Ozanimod-Exposed Pregnancy Outcomes in Women With MS, UC, and Crohn Disease

Women with relapsing MS, ulcerative colitis, or Crohn disease who are taking and 3 months after stopping ozanimod should avoid pregnancy.

Although there has been no evidence of fetal abnormalities or adverse pregnancy outcomes, pregnancy should be avoided while on or within 3 months of taking ozanimod, according to study results presented at the 2023 Consortium of Multiple Sclerosis Centers (CMSC) Annual Meeting, held from May 31 to June 3 in Aurora, Colorado.

Ozanimod is an oral medication that modulates sphingosine-1-phosphate receptor 1 (S1PR1) and sphingosine-1-phosphate receptor 5 (S1PR5), which are involved in vascular formation in embryogenesis. The drug is approved for the treatment of relapsing forms of multiple sclerosis (MS) and moderate to severe active ulcerative colitis (UC) and is being studied for the treatment of Crohn disease (CD).

For the study, researchers reviewed available data on pregnancy among patients who were involved in the ozanimod clinical development program. The women of childbearing potential who participated in the program were required to use effective contraception while receiving and for 3 months after discontinuing ozanimod; however, 78 pregnancies occurred.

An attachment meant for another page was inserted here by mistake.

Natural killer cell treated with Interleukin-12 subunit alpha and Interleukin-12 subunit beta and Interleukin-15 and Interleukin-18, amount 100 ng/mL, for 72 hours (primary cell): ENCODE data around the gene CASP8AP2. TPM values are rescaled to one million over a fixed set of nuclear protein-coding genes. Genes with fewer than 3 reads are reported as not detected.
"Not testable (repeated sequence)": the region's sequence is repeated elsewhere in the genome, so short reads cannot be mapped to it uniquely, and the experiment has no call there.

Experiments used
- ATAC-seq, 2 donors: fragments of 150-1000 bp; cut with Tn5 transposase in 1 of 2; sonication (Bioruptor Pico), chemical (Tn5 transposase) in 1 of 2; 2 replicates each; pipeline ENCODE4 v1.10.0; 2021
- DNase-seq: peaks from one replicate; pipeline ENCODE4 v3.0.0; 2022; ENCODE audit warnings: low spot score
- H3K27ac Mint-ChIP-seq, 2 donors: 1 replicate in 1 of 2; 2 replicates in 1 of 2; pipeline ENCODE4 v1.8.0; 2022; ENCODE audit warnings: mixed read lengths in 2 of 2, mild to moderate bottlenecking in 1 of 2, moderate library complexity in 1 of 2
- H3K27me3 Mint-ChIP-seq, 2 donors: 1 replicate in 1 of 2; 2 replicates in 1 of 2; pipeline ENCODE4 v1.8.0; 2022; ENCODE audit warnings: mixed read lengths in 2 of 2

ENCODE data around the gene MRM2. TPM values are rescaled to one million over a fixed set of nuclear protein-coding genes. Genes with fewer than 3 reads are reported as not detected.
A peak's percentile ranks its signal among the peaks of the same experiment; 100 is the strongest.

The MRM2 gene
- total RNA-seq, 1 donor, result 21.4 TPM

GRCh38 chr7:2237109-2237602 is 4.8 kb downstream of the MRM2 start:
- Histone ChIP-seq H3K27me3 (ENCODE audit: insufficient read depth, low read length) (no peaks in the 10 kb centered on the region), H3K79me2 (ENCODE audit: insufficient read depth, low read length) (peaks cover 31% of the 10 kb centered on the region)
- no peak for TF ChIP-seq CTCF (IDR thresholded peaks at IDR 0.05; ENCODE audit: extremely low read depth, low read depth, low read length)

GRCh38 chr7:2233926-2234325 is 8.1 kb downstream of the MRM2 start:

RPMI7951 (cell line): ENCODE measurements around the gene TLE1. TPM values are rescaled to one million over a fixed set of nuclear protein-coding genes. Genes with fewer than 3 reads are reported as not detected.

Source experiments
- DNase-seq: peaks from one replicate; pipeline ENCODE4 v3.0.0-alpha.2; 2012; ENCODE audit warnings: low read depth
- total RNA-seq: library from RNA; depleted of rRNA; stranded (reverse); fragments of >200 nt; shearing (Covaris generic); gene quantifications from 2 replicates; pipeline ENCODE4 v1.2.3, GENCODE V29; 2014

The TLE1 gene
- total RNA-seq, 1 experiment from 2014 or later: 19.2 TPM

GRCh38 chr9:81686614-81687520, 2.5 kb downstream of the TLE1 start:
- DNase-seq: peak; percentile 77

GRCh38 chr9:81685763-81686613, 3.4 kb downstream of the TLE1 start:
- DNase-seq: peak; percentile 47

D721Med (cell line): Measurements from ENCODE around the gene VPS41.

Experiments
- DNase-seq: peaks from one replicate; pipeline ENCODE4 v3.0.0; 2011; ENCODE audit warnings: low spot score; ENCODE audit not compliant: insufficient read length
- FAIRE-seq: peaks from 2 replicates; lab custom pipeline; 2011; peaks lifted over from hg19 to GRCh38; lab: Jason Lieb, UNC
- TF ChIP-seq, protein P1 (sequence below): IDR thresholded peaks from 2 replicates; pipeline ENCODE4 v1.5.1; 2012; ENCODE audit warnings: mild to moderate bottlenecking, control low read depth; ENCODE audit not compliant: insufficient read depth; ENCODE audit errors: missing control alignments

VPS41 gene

The patients who became pregnant while taking ozanimod had relapsing MS (n=57), UC (n=14), or CD (n=6) and 1 was a volunteer control individual.

Pregnancy should be avoided in patients taking and 3 months after stopping ozanimod.

All exposure events occurred in the first trimester. All women who did not wish to have an elective pregnancy termination discontinued medication immediately.

The overall rate of spontaneous abortion was 15% and the preterm birth rate was 10%.

Among women with MS, there were 33 live births, 5 ongoing pregnancies, 8 spontaneous early losses, 10 elective terminations, and 2 losses to follow-up. Among the live births, 1 congenital abnormality of duplex kidney occurred and 4 births were premature.

No case of teratogenicity was reported.

The researchers concluded, “Pregnancy should be avoided in patients taking and 3 months after stopping ozanimod. Clinical experience with ozanimod during pregnancy is limited, and there has been no increased incidence of fetal abnormalities or adverse pregnancy outcomes seen with ozanimod exposure in early pregnancy in a small cohort of patients.”

Disclosures: Some study authors declared affiliations with biotech, pharmaceutical, and/or device companies. Please see the original reference for a full list of disclosures.


Krakovich A, Comi G, Dubinsky MC, et al. Pregnancy outcomes in the ozanimod clinical development program in relapsing multiple sclerosis, ulcerative colitis, and Crohn disease. Abstract presented at: CMSC 2023; May 31-June 3, 2023; Aurora, CO. Abstract DMT17.